Remember when people used to travel? We used to travel. I wrote most of this post a couple of months ago, and despite having infinite free time due to quarantine, am only getting it posted now. Hopefully more catch-up to come.

The Anegada Passage brought us through our last overnight for a while. As with many previous sailing trips, the wind shifted north just enough to be usable, and we beat into the wind, but we were sailing! Selections from the passage, e.g. putting up the staysail, soaking up some of that sweet offshore sun, and catching some shut-eye in shifts.

About 24 hours after leaving, after making great time in consistent winds, the speed picked up again, and in the wee hours of morning, a particularly strong gust snapped our port backstay. Actually, technically, it shattered a plastic connector, placed in the stay as an isolator to make most of the stay into an antenna, and probably well past its useful lifespan. (As far as we can tell, nobody ever installed the SSB radio that this would have supported.) Jazz was on watch and I was asleep below, but the unexpected noise had me topside almost before my eyelids opened. So we dropped all but the staysail, moved a halyard in place of the stay, and motor-sailed the last three hours into Anguilla. The staysail bought us an extra knot, and kept Villa from feeling naked against the sunrise.

We checked into the country, and spent most of the rest of the day recovering. Captain made it the whole way without causing any new problems, and received a paper towel roll as a reward for good behavior.

The next day, we figured we’d get some exercise, and went to shore to walk across the island to Rendezvous Beach. Before we left, we stopped at Roy’s for their Sunday Roast, which was delicious, and got some live music as a bonus. You can see Villa in the background – as usual in these parts, she’s the tiny-looking catamaran among all the big charter boats.

The walk was interesting, if definitely not what the roads were designed for. We saw a lot of residual hurricane damage (presumably from Irma?), including a section of road that no longer existed. (Did they ever? Also, turns out you can’t update Google Maps here yet.) We got a great view back down over Road Bay harbor — you can see Villa somewhere near the middle if you zoom in. Also, there are lots and lots of churches here, and the missionaries seem to be allowed to turn the speakers up as high as they want.

The beach itself was lovely, despite the threatening clouds. Actually, intermittent periods of rain and bright blue skies seem to be the way of things around here. And the water matched Jazz’s shoes!

Overall, though, we found that Anguilla is very much not set up for walking. But since Road Bay is the only allowed anchorage in Anguilla, at least if you don’t want to pay hundreds of dollars, we figured we’d be exploring on land one way or another. So the next day, we woke up to a rainbow in the anchorage…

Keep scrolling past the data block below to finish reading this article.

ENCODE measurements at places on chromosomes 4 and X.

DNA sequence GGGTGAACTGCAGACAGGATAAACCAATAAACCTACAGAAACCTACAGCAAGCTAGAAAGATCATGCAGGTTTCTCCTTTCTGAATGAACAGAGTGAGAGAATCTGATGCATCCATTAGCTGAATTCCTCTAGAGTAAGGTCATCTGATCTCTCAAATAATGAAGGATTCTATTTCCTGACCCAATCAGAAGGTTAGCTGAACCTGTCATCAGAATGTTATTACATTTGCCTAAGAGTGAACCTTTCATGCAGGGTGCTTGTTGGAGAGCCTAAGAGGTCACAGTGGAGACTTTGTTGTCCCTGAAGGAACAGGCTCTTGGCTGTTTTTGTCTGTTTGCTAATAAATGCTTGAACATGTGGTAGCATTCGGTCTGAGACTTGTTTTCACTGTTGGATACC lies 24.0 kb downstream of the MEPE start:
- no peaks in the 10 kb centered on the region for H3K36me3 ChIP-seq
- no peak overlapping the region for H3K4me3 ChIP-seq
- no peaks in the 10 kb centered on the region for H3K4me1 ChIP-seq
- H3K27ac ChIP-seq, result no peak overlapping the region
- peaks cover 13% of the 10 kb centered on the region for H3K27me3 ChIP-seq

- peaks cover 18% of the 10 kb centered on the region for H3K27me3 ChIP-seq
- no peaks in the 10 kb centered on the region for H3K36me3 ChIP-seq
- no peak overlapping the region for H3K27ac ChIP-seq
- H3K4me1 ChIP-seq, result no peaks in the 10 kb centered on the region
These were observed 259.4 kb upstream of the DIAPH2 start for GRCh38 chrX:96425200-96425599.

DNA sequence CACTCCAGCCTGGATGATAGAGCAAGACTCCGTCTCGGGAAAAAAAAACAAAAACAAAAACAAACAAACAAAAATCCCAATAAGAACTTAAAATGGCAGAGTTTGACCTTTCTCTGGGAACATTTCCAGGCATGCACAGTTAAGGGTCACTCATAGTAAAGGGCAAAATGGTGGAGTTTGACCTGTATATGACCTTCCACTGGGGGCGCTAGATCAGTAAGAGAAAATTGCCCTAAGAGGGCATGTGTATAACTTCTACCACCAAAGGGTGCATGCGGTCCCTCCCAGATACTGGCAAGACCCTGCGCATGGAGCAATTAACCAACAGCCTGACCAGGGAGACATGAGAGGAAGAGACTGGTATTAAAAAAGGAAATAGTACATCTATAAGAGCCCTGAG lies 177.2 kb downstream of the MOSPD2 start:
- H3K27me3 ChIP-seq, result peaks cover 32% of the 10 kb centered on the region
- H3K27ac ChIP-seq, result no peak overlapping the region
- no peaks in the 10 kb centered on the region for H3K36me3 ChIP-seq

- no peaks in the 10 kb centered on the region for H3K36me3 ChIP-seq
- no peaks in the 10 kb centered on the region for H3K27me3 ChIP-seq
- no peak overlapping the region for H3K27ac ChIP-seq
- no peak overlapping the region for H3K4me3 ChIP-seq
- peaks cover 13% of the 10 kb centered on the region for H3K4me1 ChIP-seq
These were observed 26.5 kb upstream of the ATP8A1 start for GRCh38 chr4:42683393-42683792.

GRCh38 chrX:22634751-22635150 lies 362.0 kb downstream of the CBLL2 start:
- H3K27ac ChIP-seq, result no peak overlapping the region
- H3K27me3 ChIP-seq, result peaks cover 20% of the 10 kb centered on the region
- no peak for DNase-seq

.. and we rented a car to try to see as many beaches as we could. After a few phone calls, an agent arrived with this beauty. A few pieces of paperwork, and we were off, driving on the left.

Lots of cars in the Caribbean are used, from the Japanese and Korean markets. This one had an entirely Japanese user interface, which made some things a little complicated. But Jazz loved the cute greeting when it turns on.

After a quick stop for a haircut at what turned out to be a Dominican salon…

..we started visiting beaches. And there are oh so many beaches! This was before the coronavirus outbreak, but even back then we still had Mondays, so we also found a deserted restaurant or two. We started out with Barnes Bay, and the nearby Meads Bay, on the north side of the island. And then we crossed over to Shoal Bay West (south side), which looked a lot like Rendezvous from the day before (also south side). And after circling most of the island, we stopped at the other Shoal Bay, which looked like it was the hangout on days that aren’t Monday. We even had to pay for parking!

One of the stops along the way was the Anguilla Arch, where we ran into another couple who lent us their selfie stick. I’m still not sure I approve of the selfie stick in general, but we did get a nice angle that wouldn’t have been possible otherwise…

So there was a lot of beautiful nature. And then there was this billboard, which I thought nicely encapsulated the religiosity we found everywhere.


And on the way home, we got caught in a “traffic jam.”

Since it was a 24 hour rental, we had a few hours in the morning to hit one more beach, Savannah. We’d have stopped for a beer, but we were doing Dry January, so we stopped for a ginger beer.

We also stopped to get a copy made. The shop tried really hard. Despite having a perfectly modern-looking copy machine, the clerk took out a cellphone and snapped a photo of the page. And when that predictably looked like garbage, and they couldn’t figure out how to do an enlargement on the copier… we gave up, and just cut the page out of the book. Because, as previously mentioned, coronavirus was not yet on our radar, and we thought that this was just the first of many dates we would record on our wall.

Our last stop was a dinghy ride over to Sandy Island. There is supposed to be decent snorkeling, but it ended up being very choppy, so we didn’t take the plunge. But we had a nice walk on the tiny beach.

And then back to the harbor for a last sunset before we set off to Sint Maarten!

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